(a) Unsaturated synthetic substances which can be irreversibly transformed by vulcanization with sulfur into non- thermoplastic substances which, at a temperature between 18 C and 29 C, will not break on being extended to three times their original length and will return, after being extended to twice their original length, within a period of 5 minutes, to a length not greater than 1-1/2 times their original length. For the purposes of this test, substances necessary for the cross-linking, such as vulcanizing activators or accelerators, may be added; the presence of substances as provided for by note 5(b)(ii) and (iii) is also permitted. However, the presence of any substances not necessary for the cross-linking, such as extenders, plasticizers and fillers, is not permitted;

Thus, in order for the binding agent in the cork product in question to be considered rubber (synthetic rubber), it must meet the criteria expressed in the above chapter notes including the requirement that it be an unsaturated synthetic substance.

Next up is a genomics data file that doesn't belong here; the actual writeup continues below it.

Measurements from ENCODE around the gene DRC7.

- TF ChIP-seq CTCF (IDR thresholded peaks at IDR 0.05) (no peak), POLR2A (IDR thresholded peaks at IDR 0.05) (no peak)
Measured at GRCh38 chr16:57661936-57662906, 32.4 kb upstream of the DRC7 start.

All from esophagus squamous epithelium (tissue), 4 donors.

Our laboratory reports that the binding agent in the samples submitted is not a rubber. It is a polyurethane type polymer of Chapter 39, based on toluene diisocyanate and polyalkylene ether glycol and does not conform to Note 4 (a) of Chapter 40, HTS.

Based on the findings and conclusions of the Customs laboratory, we conclude that the binder used in the cork product in question is not a rubber; thus, the cork product is not classifiable in subheading 4504.10.1000, HTSUSA.

The applicable subheading for the subject cork product, in sheets or rolls will be 4504.10.5000, HTSUSA, which provides for other agglomerated cork blocks, plates, sheets and strips. The rate of duty will be free.

This ruling is being issued under the provisions of Section 177 of the Customs Regulations (19 C.F.R. 177).

A copy of this ruling letter should be attached to the entry documents filed at the time this merchandise is imported. If the documents have been filed without a copy, this ruling should be brought to the attention of the Customs officer handling the transaction.


Jean F. Maguire